I put a lot of effort into fussy cutting blue & white fabrics and choosing tobacco-yellow coloured triangles to twinkle in the background, and achieved an effect which Kaffe said he really liked. Roll on six years and last week I hauled it out of the UFO pile to evaluate it. The original piece, designed on a twin-size flannel sheet in class, had sewed up to the dimensions of a small lap quilt. I had lots more cut squares so I could make it bigger. But when I put it up on my design wall, I really enjoyed looking at it but I didn't think it was going to work nearly as well on a bed - too busy and you would lose the effect of the fussy-cutting. I also liked the resemblance to a mosaic tiled floor, like a fragment displayed in a museum.
That got me thinking sideways, and after a bit of Googling, this is what I've come up with.
Artist's canvas stretchers
There are dozens of shops online selling artist's stretcher bars which are intended for stretching canvas for artwork. Some of these can be very expensive, some only sell in pre-set sizes, but I eventually found StretcherBarsOnline which would make up bars to my exact specification and include the appropriate number of cross-braces. Including courier delivery on my specified day, this came to the princely sum of only £27.84! That's cheaper than buying backing fabric and wadding.
The bars I chose are about 1.25" deep by 1.75" wide, so quite robust enough to stretch a quilt top over, and yet the assembled frame is fairly lightweight. The frame arrived unassembled with all the joints pre-cut. There were no assembly instructions but you didn't really need any, the joints just push together. They fit very tightly and no glue or nails are required. Don't forget to measure the two diagonals to check they are the same measurement, if they are not then your frame isn't square and you need to tap the joints on the longer side to adjust it.
How I did it
The first thing I did was to cover the wooden frame with some sheeting (from an old duvet cover) to protect the quilt top from the wood and from dust on the reverse. I googled 'how to stretch an artist's canvas' to find out the best way to deal with corners. The frame has a recess on the back of the bars so that you can staple without worrying about protruding bumps. I used a lightweight staple gun and inserted staples about every three inches.
Next, I laid the frame flat on the carpet and placed my pressed quilt top over it, right sides up. I had specified a frame size that would allow the quilt top to wrap around to the sides by about 3/8th of an inch, to add to the effect of a fragment of tiled floor. I had previously sewn on a 5-inch border of grey fabric all around the top. Now I pushed pins into the softwood frame to hold the quilt top in position, all around the frame. I went all around once, then went around a second time making slight adjustments so that the quilt top was held smoothly. I wasn't stretching the top drum-tight, just pinning it so that it was smooth and so that the overlap was the same all the way around.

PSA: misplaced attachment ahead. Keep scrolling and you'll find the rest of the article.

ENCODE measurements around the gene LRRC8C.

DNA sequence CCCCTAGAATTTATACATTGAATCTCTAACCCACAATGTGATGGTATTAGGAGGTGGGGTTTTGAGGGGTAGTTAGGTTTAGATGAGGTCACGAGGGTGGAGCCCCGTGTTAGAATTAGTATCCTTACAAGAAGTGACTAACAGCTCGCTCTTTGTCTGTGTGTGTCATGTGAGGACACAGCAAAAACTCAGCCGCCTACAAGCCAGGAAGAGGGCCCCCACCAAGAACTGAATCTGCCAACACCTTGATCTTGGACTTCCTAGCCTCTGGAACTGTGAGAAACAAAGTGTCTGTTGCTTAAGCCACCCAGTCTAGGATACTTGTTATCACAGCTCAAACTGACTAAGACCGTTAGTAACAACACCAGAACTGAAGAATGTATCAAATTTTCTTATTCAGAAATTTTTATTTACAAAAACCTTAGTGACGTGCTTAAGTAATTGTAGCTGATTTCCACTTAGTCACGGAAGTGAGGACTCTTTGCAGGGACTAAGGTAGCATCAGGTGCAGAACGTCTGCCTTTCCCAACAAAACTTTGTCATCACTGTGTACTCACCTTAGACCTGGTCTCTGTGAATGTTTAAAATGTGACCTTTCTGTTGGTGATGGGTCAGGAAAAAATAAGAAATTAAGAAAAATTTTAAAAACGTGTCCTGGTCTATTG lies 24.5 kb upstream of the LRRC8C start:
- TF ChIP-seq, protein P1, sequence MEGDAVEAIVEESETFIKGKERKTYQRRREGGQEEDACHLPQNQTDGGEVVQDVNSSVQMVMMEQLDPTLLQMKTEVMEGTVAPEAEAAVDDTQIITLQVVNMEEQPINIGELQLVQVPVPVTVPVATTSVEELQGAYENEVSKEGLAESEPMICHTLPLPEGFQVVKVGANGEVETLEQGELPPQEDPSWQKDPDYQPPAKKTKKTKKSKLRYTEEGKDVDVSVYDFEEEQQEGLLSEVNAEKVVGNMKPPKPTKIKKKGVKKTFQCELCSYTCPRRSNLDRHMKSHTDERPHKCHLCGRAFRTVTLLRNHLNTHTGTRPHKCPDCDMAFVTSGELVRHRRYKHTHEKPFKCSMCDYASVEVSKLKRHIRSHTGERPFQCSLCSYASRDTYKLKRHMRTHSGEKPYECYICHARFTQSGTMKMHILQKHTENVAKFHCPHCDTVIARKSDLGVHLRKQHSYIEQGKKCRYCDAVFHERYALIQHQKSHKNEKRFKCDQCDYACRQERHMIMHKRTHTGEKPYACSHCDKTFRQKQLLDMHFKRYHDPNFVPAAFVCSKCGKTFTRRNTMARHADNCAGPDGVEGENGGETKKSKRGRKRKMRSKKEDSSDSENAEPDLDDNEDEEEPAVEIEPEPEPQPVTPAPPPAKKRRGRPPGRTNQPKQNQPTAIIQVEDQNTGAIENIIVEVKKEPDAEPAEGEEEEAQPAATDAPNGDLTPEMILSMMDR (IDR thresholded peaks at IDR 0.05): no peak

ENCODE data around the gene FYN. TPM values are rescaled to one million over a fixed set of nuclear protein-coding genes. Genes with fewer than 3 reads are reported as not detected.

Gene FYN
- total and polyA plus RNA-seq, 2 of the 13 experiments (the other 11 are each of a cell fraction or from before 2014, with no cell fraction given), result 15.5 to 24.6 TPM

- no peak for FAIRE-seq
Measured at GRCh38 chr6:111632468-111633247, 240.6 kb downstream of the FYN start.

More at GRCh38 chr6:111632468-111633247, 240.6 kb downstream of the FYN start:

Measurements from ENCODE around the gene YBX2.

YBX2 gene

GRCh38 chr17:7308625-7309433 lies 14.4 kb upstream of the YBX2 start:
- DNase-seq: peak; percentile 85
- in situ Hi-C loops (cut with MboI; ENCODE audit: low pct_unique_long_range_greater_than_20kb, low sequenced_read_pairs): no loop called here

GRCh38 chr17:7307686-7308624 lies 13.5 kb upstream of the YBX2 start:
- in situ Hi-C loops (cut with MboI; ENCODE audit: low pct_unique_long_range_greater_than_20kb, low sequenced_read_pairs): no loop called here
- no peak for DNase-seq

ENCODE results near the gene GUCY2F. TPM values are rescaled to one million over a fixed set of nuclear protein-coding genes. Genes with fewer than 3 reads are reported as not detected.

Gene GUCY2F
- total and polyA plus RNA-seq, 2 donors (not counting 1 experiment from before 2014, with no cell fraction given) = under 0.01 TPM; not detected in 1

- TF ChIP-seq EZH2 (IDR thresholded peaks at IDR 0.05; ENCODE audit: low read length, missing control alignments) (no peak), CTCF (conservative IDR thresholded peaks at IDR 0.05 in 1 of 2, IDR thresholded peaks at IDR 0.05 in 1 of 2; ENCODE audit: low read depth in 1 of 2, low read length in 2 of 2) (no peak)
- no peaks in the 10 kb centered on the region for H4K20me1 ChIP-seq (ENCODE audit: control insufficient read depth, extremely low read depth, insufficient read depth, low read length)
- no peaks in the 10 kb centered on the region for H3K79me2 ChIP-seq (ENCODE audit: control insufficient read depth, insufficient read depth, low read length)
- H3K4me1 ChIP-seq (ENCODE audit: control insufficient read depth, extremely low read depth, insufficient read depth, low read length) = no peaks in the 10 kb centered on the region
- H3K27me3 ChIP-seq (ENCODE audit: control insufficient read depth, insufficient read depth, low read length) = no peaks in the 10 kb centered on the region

Then I carefully lifted the frame up off the floor, flipped it over (trying not to dislodge the pins), and put it back down on the floor face down. Then I went around with my staple gun again, folding the grey fabric over the edge and stapling into the recess around every two inches. The pins held the top in place, so I just needed to smooth the grey fabric over the bar without having to tug at it. The final step was to trim off the grey fabric on the reverse so that it was even with the wooden bars, easy enough to do by running sharp scissors along the inside of the bar.
Then the exciting part: taking out all the pins and lifting the frame up to reveal the finished 'artwork'.
I wasn't sure where I was going to display this, but while I was working on it in our blue-painted living room, I realised how well it fit in there. Then I discovered that it would fit perfectly into the alcove, so it seems that's where it belongs.
Hanging it was easy: just get your helper (DH) to hold it up in the desired position so that it's level, then make a couple of light pencil marks along the top edge. Remove the frame, and measure down the width of the stretcher bars (1.75" for mine) from your marks and drive in two sturdy headless nails, as perpendicular as you can. The lightweight frame will just sit on the two nails quite well and stay flush to the wall.
Ta da! I'm really pleased with how the blues pick up the wall colour, and the yellows pick up the gold mirror and touches of brass in the room. Plus I can see it all the time from the sofa instead of it being quilted and hidden in a cupboard with all my other quilts.
[ignore the very ugly TV and cabinet - one day it will live in a bespoke cupboard to conceal its hideousness]
I hope this is a useful mini-tutorial for someone - leave a comment if it's helped you!